Alia is an artist recognized both nationally and internationally. Her art work has been displayed in the galleries of Lahore, Karachi, Islamabad and even London. She has done three solo shows, with the recent most being at Rohtas Gallery, titled Tulipmania. Alia is also the curator at Khaas Gallery in Islamabad having previously worked as an assistant curator at Rohtas Gallery.

    “There has to be some thought behind the art”, says Alia Bilgrami, “And there has to be effort and skill involved in creating it.” Whether it is her intricate contemporary miniature paintings or her solar plate etchings, her labor intensive techniques manifest themselves fully in her work. It is toiling with ones hand which fascinates her and which, in her view, adds a richer meaning to a particular thought. “Art has to be interactive,” Alia elaborates. “An artwork has to convey the message of the artist and the viewer needs to connect with that, and it is only with this connection that the objective of the artist is fulfilled”.       

    The overwhelming thought behind her work is “displacement”, whether it is physical, emotional or even spiritual. As she moves away from using cardboards as symbols to stimulate the feelings associated with movement and migration, she is now experimenting with the same concept using tulips. Her recent work at display at Rohtas also carries an ingrained socio-political element since it is impossible, as she tells us, to be nonchalant to the turmoil afflicting Pakistan.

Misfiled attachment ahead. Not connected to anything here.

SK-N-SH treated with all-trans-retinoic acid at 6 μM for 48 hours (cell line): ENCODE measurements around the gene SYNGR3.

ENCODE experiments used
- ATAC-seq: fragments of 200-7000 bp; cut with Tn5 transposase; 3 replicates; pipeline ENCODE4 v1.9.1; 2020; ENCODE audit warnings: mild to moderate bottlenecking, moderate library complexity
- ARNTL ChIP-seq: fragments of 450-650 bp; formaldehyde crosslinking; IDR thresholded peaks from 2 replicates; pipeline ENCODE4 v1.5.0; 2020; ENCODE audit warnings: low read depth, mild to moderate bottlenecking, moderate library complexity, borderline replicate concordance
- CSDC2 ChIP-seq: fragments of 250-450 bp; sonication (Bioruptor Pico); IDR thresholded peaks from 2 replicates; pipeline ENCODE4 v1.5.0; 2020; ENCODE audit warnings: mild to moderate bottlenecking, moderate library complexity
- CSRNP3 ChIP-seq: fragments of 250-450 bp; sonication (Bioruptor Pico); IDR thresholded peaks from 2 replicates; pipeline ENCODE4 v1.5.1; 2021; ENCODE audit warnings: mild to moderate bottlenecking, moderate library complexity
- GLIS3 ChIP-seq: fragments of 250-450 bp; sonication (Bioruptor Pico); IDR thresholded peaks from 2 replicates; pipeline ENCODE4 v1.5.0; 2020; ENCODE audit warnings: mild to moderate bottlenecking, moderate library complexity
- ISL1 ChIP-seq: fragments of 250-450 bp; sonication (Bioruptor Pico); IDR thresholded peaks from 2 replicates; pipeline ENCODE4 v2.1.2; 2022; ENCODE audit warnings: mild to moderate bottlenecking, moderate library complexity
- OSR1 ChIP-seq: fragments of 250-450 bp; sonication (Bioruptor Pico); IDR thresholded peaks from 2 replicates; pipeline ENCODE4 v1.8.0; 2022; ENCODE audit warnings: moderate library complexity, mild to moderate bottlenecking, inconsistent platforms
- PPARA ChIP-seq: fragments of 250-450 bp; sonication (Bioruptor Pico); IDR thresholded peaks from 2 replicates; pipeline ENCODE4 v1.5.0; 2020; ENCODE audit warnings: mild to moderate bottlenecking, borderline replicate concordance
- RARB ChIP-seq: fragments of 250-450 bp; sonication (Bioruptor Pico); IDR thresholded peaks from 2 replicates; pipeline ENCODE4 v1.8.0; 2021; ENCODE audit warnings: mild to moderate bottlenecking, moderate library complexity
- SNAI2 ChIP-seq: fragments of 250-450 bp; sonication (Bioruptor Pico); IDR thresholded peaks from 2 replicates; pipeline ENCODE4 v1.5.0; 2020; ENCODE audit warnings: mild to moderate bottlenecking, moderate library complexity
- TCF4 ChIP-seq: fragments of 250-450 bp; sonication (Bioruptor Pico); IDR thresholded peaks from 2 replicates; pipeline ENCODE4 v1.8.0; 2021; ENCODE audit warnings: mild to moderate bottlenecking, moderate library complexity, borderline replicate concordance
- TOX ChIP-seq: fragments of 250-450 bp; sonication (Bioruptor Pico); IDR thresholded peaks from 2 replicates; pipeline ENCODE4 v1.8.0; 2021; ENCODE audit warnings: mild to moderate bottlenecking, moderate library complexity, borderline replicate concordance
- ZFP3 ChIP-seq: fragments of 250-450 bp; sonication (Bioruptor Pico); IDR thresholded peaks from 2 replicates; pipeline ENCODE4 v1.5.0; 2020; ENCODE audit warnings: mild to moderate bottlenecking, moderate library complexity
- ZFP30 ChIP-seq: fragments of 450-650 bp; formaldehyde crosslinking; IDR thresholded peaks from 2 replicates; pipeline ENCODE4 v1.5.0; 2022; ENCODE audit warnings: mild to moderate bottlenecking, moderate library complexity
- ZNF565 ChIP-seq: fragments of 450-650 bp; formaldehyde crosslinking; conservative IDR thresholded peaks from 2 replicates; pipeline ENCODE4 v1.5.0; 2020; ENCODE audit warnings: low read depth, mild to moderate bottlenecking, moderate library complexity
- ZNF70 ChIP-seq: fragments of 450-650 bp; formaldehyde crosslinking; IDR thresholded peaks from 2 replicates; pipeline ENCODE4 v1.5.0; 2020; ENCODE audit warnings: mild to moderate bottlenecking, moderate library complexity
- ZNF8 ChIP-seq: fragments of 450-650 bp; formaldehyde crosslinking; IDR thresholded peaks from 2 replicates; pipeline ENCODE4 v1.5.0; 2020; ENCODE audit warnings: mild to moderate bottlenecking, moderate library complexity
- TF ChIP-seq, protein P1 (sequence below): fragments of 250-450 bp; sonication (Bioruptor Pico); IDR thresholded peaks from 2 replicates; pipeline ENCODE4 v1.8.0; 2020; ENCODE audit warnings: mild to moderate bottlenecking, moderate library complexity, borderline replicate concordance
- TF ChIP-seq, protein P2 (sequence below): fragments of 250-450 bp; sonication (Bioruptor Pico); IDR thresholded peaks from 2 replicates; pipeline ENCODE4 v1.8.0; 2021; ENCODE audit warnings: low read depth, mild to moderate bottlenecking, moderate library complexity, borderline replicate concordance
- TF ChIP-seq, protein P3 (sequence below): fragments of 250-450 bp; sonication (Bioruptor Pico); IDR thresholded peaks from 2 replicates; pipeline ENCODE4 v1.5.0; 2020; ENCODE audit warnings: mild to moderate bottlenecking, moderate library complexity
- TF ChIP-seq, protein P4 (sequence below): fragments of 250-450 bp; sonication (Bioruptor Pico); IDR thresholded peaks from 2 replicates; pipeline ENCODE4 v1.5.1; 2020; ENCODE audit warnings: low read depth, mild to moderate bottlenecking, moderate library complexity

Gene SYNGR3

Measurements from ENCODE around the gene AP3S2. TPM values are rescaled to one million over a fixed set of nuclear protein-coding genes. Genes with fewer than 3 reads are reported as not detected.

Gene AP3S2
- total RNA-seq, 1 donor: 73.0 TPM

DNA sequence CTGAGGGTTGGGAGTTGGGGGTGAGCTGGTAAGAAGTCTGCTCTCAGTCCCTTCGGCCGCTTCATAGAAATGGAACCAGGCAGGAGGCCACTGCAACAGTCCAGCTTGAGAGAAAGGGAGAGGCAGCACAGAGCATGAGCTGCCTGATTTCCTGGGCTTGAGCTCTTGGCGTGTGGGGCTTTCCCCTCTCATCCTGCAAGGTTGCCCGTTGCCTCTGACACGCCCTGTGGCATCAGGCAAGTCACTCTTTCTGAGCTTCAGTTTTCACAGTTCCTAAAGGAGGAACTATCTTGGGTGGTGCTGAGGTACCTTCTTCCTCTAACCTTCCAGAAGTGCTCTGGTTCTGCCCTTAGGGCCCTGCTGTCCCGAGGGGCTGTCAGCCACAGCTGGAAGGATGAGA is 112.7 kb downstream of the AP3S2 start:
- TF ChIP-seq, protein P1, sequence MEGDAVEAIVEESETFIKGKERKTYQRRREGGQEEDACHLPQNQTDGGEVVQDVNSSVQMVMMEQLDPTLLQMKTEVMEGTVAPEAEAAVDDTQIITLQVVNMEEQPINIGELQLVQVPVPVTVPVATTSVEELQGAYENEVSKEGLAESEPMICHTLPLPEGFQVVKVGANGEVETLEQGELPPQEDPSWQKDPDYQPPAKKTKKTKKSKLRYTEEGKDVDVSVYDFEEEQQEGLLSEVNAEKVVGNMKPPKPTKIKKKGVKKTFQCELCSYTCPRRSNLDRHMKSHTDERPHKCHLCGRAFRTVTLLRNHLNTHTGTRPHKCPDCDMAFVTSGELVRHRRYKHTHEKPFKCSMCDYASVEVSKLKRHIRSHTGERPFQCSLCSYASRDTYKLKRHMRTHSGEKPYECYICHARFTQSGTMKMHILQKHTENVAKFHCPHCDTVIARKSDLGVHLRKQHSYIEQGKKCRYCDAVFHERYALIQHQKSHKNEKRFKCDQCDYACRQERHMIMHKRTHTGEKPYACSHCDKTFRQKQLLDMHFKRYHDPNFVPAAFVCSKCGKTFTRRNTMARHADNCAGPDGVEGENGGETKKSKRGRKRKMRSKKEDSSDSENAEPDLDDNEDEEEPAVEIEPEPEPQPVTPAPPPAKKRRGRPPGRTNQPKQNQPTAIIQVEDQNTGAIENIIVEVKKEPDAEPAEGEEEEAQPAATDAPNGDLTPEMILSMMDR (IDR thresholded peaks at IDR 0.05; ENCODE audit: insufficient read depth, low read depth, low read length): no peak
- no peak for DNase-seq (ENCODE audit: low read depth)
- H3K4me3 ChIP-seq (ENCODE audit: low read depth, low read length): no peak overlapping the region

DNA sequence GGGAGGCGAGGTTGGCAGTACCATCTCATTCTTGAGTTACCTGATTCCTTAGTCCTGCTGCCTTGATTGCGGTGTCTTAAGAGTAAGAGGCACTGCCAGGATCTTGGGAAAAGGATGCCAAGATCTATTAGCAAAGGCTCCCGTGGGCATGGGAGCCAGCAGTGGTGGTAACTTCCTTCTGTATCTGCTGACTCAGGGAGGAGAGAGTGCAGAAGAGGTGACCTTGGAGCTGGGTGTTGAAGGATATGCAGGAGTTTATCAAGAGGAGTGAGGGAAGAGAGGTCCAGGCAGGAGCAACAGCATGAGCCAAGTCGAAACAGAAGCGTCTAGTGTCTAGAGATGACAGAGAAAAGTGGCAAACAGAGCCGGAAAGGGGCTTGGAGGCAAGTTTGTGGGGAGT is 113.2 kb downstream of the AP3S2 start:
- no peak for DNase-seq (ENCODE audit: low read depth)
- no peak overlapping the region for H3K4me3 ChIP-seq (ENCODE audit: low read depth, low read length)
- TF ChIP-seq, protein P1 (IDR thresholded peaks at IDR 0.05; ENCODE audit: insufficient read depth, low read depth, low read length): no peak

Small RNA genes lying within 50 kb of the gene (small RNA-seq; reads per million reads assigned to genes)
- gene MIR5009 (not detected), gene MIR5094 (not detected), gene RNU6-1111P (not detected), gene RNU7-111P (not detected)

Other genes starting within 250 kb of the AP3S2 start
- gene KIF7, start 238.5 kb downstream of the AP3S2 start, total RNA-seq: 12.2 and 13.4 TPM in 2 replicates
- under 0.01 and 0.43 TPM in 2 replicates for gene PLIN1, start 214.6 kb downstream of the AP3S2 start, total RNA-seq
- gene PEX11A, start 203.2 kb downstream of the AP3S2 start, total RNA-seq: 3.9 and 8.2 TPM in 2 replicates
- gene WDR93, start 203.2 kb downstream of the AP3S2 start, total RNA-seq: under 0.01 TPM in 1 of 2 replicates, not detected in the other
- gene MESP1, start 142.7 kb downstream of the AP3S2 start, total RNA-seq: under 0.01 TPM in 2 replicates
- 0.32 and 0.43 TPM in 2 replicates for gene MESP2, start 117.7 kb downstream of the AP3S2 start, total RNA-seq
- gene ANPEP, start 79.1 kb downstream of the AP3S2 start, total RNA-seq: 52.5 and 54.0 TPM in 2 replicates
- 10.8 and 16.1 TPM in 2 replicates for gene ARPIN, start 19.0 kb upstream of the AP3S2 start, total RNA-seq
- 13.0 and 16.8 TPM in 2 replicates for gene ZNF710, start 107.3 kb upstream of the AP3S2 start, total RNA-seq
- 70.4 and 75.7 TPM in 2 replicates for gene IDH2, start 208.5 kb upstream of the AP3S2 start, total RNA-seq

Her artwork “One”, carries a headline from a newspaper amidst mourning tulips, lamenting the injury of one person in a bomb blast. The news has made the person as the anonymous statistical “one”, but this individual must have been associated with a number of people who must have been deeply affected by the incident. “This ‘One’,” says Alia, “could have been the sole breadwinner of his family, a loved son, father, brother and so much more”. It is the emotional displacement of the victims and their relatives that Alia tries to bring to the fore.

    It is never an easy thing to leave behind one’s home, family and possessions and move to different place altogether. This fact is fully realized by Alia as she tries to display through her art work the internal struggle the individuals have to undergo in leaving behind everything and finding a new home.